The prosecutor's reference to Sergeant Martin's testimony regarding objects being thrown out of the window as he followed defendant's vehicle, presumably because the occupants did not want to be caught with them, was arguably also a reasonable inference from the testimony; it explains the conduct. Nonetheless, the trial judge sustained counsel's objection to the statement. He did not strike it from the record, but his failure to do so was not error. The statement was not so egregious as to require that additional step. Counsel did not even request such an instruction. See State v. Mays, 321 N.J. Super. 619, 633 (App. Div.), certif. denied, 162 N.J. 132 (1999).
Both these points concern inferences from the evidence which the jury was free to either accept or reject. See Carter, supra, 91 N.J. at 125; Michaels, supra, 264 N.J. Super. at 640. Accordingly, we see no prejudicial error in the prosecutor's opening or closing remarks.
Defendant also challenges the trial judge's failure to make additional findings regarding defendant's absence before proceeding with the trial. We do not agree.
Defendant was notified of the consequences of a failure to appear in the manner delineated by Rule 3:9-1(e). The entire purpose of the warnings is to insure that a defendant cannot control the scheduling of his trial, but rather, understands that if he fails to appear, the trial will proceed in his absence. See State v. Hudson, 119 N.J. 165, 179-80 (1990). That defendant's trial was actually conducted on an adjourned date does not affect his waiver, since he was told about that possibility as well, and proffered no justification for his absence. See State v. Finklea, 147 N.J. 211, 213 (1996), cert. denied, 522 U.S. 837 (1997). We are therefore satisfied that the trial judge was not required to do more. See id. at 220. This claim also lacks merit.
We note that the notice of appeal addresses both the eluding and drug indictments, however, the sentence for the drug charges was not discussed in the brief. Litigants must provide an adequate legal argument with appropriate references to the record before they are entitled to appellate review. See State v. Hild, 148 N.J. Super. 294, 296 (App. Div. 1977). Because the arguments were only directed to the sentence imposed on the eluding we will only address that sentence, which we do not perceive to be manifestly excessive.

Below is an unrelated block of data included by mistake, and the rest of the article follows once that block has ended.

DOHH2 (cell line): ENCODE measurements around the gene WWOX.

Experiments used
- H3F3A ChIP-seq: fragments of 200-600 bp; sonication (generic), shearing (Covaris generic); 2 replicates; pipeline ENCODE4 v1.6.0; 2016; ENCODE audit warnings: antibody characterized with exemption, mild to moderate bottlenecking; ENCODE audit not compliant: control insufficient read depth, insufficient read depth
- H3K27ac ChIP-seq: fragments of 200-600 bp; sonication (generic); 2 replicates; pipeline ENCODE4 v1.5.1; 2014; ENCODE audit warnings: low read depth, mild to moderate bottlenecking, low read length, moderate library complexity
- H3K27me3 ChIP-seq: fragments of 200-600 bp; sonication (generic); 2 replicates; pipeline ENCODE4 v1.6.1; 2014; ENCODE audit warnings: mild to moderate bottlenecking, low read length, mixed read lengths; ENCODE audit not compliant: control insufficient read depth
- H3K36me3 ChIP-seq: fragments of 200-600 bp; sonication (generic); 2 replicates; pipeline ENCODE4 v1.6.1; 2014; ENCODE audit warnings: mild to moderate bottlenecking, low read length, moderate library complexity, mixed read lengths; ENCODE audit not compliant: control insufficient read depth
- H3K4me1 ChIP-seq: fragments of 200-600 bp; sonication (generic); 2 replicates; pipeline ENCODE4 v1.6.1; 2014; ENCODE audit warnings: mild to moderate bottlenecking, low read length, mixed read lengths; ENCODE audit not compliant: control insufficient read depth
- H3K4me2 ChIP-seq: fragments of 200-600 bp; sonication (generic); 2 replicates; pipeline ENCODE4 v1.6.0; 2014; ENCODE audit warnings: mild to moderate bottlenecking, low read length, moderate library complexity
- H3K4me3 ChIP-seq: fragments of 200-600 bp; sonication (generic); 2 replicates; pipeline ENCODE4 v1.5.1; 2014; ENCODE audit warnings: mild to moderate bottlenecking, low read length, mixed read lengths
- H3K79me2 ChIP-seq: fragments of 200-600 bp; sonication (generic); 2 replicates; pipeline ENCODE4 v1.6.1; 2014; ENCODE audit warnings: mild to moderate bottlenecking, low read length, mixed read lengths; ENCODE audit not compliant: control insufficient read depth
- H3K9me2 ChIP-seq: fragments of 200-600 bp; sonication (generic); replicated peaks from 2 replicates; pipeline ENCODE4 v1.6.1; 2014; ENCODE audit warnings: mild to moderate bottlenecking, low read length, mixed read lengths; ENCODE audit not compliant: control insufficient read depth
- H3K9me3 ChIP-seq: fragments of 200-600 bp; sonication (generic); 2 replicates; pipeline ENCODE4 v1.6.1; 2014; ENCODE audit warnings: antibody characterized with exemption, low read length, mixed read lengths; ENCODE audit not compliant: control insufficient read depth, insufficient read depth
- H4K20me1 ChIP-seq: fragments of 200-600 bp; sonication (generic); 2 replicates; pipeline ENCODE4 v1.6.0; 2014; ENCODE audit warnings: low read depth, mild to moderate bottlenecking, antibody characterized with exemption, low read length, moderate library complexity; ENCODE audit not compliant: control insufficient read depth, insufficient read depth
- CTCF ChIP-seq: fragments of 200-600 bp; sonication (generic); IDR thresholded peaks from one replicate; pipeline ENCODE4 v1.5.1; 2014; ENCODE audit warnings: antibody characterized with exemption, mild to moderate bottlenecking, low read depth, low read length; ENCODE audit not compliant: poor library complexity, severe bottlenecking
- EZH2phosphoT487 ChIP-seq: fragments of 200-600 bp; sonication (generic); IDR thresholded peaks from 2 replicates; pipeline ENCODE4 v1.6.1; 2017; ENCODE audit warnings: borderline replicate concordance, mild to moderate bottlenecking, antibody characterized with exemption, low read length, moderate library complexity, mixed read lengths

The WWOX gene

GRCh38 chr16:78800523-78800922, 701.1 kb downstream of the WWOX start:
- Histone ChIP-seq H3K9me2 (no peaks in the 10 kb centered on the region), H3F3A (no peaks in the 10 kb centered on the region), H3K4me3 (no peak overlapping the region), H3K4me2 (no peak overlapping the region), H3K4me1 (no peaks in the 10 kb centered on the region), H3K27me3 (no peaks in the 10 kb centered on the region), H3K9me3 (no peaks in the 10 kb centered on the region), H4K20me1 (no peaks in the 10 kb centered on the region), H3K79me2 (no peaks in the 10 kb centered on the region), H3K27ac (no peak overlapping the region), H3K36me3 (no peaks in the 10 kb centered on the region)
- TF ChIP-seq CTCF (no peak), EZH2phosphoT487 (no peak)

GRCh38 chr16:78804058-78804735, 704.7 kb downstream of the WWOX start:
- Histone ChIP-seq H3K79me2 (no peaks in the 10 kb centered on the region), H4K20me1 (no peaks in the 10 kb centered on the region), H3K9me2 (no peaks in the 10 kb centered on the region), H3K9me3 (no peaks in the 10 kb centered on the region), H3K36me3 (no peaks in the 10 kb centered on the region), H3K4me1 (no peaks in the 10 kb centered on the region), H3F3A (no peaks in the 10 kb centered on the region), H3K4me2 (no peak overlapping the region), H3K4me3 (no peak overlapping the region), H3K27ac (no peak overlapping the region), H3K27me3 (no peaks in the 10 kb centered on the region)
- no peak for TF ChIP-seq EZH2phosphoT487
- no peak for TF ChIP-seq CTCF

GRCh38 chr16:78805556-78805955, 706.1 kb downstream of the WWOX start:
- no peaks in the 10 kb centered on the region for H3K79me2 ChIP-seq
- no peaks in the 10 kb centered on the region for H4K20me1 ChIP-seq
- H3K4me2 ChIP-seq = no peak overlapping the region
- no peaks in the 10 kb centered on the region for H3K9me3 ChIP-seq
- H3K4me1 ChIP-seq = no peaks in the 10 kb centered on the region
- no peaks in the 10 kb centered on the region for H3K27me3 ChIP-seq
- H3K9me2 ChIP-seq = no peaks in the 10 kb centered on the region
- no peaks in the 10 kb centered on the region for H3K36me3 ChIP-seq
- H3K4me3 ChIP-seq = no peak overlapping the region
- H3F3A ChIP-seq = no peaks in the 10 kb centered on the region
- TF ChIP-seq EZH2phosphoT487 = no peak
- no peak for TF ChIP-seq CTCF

In reviewing sentencing decisions we do not substitute our judgment for that of the trial court. State v. Bieniek, 200 N.J. 601, 607-08 (2010). If a trial court's findings of aggravating and mitigating factors are supported by the record, the overall sentence complies with the Code, and the individual sentence does not shock our conscience, the result will be upheld. Id. at 608-09.
Defendant claims that because his conduct did not cause actual harm and he did not contemplate that it would cause serious harm, additional mitigating factors should have been found. See N.J.S.A. 2C:44-1(b)(1) and (2). We disagree. That defendant sped through residential streets onto a busy highway on a high-speed chase is not conduct which warrants those mitigating factors.
Defendant's imprisonment will no doubt cause hardship to his daughter and grandmother, but that is no different in this case than in any other where a defendant facing imprisonment leaves family behind. See N.J.S.A. 2C:44-1(b)(11).
The sentence was within legal limits and does not shock our conscience.